A similar assumption is made in urinalysis. When urine is analyzed for alcohol, the assumption is that there are 1.3 parts of alcohol in the urine for every 1 part in the blood, even though the actual ratio can vary greatly.
Breath alcohol testing further assumes that the test is post-absorptive—that is, that the absorption of alcohol in the subject's body is complete. If the subject is still actively absorbing alcohol, their body has not reached a state of equilibrium where the concentration of alcohol is uniform throughout the body. Most forensic alcohol experts reject test results during this period as the amounts of alcohol in the breath will not accurately reflect a true concentration in the blood.
Auto-brewery syndrome is a rare medical condition where the stomach produces brewers yeast that breaks down starches into ethanol; which enters the blood stream.
Alcohol is absorbed throughout the gastrointestinal tract, but more slowly in the stomach than in the small or large intestine. For this reason, alcohol consumed with food is absorbed more slowly, because it spends a longer time in the stomach. Furthermore, alcohol dehydrogenase is present in the stomach lining. After absorption, the alcohol passes to the liver through the hepatic portal vein, where it undergoes a first pass of metabolism before entering the general bloodstream.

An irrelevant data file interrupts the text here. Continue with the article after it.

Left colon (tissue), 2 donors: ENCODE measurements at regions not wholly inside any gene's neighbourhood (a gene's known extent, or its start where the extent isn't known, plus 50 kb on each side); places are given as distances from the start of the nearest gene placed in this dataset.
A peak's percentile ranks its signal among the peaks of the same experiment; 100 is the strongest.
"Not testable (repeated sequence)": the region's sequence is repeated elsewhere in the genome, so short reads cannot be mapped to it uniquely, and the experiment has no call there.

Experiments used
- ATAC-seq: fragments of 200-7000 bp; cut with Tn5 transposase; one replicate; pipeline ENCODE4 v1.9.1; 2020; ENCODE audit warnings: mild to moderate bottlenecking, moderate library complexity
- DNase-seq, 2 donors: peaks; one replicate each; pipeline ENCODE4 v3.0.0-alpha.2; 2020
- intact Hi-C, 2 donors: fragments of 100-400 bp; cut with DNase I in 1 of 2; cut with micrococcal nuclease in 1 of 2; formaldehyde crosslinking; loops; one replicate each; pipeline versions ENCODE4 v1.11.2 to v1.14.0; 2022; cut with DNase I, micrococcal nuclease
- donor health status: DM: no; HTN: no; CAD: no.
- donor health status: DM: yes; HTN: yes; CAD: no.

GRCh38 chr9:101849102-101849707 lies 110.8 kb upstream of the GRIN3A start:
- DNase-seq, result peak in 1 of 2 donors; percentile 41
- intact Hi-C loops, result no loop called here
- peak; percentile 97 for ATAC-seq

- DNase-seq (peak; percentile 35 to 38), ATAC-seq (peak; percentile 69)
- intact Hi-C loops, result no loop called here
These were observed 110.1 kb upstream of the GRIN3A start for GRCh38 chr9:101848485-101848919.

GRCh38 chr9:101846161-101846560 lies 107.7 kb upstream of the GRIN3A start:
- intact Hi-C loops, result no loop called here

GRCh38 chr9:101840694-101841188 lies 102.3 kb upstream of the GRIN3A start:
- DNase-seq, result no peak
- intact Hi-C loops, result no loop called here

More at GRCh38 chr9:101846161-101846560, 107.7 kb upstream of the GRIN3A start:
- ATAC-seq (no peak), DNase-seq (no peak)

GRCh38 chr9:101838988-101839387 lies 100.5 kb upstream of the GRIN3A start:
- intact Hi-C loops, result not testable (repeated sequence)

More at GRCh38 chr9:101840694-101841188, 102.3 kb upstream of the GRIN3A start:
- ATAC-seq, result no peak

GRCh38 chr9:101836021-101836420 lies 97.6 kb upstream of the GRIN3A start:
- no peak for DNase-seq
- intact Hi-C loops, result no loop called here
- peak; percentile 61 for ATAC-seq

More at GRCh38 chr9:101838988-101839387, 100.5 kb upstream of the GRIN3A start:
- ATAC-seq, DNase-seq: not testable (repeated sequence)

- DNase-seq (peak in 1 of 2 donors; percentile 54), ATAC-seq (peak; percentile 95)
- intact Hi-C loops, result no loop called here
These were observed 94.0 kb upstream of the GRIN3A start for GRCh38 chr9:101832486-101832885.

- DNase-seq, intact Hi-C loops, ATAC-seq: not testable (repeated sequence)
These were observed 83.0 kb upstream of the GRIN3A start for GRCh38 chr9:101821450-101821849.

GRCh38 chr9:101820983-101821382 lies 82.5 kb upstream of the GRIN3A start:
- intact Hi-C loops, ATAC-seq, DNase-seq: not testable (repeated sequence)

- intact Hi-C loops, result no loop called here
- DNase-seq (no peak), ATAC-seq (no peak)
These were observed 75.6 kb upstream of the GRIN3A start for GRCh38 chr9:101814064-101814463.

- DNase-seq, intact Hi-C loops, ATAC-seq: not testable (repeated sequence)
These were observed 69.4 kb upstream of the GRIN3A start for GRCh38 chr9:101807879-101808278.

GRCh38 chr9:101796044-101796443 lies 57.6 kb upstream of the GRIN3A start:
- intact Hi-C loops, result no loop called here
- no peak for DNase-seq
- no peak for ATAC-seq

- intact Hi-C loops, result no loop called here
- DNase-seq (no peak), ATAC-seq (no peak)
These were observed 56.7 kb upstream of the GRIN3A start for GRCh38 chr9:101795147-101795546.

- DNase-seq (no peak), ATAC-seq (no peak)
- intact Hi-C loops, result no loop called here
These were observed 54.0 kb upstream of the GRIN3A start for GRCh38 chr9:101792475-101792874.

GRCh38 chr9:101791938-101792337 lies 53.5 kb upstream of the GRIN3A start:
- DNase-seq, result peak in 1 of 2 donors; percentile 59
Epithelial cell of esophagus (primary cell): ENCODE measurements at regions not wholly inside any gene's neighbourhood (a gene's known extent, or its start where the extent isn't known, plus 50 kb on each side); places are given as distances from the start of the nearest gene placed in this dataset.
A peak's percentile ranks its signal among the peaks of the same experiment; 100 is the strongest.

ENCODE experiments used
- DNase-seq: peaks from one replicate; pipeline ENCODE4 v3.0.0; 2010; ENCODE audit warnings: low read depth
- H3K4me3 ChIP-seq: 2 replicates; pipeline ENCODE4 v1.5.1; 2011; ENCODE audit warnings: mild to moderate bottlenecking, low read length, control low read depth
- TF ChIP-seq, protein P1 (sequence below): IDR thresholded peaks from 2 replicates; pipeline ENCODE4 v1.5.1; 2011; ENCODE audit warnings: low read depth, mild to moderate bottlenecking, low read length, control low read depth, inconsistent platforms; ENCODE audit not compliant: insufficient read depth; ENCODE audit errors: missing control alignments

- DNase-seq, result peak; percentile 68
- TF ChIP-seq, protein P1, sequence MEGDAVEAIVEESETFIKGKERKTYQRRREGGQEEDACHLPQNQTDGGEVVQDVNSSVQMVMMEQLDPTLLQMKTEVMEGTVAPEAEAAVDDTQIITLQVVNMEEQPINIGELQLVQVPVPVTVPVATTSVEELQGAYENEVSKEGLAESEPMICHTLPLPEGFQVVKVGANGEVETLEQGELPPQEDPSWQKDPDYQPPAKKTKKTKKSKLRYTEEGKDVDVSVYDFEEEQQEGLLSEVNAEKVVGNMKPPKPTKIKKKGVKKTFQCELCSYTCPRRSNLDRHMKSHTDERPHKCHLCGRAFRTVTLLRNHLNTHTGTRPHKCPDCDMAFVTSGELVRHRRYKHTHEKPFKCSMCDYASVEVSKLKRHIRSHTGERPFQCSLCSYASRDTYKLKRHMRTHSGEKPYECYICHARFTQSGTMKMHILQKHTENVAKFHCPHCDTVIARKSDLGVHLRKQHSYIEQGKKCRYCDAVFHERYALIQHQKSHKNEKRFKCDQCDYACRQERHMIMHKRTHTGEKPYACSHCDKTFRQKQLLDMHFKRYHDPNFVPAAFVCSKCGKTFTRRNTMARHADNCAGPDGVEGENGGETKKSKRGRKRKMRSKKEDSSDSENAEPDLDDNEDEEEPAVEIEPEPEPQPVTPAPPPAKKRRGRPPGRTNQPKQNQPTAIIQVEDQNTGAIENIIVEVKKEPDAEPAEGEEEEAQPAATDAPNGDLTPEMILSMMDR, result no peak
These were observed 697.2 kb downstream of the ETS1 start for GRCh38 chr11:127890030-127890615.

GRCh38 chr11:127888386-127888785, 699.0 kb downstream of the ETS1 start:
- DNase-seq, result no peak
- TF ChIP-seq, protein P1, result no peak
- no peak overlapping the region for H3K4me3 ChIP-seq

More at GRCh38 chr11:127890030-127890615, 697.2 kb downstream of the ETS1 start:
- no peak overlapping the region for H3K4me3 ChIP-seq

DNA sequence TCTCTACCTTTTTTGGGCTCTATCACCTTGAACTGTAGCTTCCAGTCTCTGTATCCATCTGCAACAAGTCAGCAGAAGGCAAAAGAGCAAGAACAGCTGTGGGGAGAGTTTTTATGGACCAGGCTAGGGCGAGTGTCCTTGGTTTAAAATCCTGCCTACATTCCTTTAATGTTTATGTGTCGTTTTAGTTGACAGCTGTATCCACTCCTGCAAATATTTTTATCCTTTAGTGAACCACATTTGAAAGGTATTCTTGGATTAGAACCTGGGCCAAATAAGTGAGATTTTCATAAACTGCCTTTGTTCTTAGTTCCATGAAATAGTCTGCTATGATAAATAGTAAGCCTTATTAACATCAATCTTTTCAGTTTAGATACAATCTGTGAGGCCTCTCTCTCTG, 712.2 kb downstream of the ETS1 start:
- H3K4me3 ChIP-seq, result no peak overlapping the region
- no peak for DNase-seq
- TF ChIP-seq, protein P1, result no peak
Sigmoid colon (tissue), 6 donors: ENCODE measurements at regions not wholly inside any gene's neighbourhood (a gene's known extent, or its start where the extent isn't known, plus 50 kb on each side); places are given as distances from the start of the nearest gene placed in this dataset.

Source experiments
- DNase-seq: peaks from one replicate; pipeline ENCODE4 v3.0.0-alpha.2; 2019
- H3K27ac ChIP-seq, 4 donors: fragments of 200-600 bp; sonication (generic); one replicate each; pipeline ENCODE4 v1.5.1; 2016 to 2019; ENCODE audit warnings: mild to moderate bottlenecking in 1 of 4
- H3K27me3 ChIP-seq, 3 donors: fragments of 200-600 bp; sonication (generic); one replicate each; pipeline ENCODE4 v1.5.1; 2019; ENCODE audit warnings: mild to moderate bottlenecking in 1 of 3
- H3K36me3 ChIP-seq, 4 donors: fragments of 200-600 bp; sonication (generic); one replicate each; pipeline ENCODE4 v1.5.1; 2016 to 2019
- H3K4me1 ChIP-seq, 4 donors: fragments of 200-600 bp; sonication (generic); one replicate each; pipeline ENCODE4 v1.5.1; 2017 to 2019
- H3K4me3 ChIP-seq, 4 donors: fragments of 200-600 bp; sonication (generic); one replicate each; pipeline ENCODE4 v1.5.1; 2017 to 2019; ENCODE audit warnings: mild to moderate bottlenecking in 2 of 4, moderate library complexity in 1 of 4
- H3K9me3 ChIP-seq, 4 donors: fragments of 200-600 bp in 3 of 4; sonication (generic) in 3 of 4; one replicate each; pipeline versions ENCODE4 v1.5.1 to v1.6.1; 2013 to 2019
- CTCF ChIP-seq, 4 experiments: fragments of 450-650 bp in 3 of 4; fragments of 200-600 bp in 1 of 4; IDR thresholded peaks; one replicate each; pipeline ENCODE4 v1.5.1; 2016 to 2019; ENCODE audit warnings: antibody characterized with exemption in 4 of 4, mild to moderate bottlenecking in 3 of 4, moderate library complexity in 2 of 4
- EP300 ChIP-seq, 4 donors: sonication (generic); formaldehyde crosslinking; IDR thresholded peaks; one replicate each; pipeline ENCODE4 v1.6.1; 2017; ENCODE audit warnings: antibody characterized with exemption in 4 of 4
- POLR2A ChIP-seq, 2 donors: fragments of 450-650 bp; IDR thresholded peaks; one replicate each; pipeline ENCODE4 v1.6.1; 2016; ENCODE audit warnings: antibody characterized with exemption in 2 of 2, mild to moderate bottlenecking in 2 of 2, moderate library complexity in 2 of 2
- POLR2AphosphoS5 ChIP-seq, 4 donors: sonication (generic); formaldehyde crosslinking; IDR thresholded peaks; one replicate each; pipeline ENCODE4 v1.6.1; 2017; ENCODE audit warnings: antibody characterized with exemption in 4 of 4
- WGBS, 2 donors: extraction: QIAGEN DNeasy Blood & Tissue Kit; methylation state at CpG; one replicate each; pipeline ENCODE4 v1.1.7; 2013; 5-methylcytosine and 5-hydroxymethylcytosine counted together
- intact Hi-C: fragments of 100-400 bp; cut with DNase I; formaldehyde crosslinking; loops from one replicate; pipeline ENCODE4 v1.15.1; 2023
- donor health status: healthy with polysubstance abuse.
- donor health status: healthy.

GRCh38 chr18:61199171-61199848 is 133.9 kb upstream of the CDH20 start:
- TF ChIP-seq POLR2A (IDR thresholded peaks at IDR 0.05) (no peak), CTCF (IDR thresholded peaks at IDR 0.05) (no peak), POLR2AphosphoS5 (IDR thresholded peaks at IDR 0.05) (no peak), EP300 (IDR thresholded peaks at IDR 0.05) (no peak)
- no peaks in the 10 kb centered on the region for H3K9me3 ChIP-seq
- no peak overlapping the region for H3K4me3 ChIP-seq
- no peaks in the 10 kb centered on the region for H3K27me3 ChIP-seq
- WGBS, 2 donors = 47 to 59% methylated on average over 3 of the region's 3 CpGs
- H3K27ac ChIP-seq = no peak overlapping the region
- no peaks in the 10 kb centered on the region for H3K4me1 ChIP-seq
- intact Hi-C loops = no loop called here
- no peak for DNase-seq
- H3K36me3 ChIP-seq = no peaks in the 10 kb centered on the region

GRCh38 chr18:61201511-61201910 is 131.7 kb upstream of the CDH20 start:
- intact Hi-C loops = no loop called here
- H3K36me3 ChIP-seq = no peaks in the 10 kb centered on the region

Alcohol is removed from the bloodstream by a combination of metabolism, excretion, and evaporation. The relative proportion disposed of in each way varies from person to person, but typically about 95% is metabolized by the liver. The remainder of the alcohol is eliminated through excretion in breath, urine, sweat, feces, milk and saliva. Excretion into urine typically begins after about 40 minutes, whereas metabolisation commences as soon as the alcohol is absorbed, and even before alcohol levels have risen in the brain.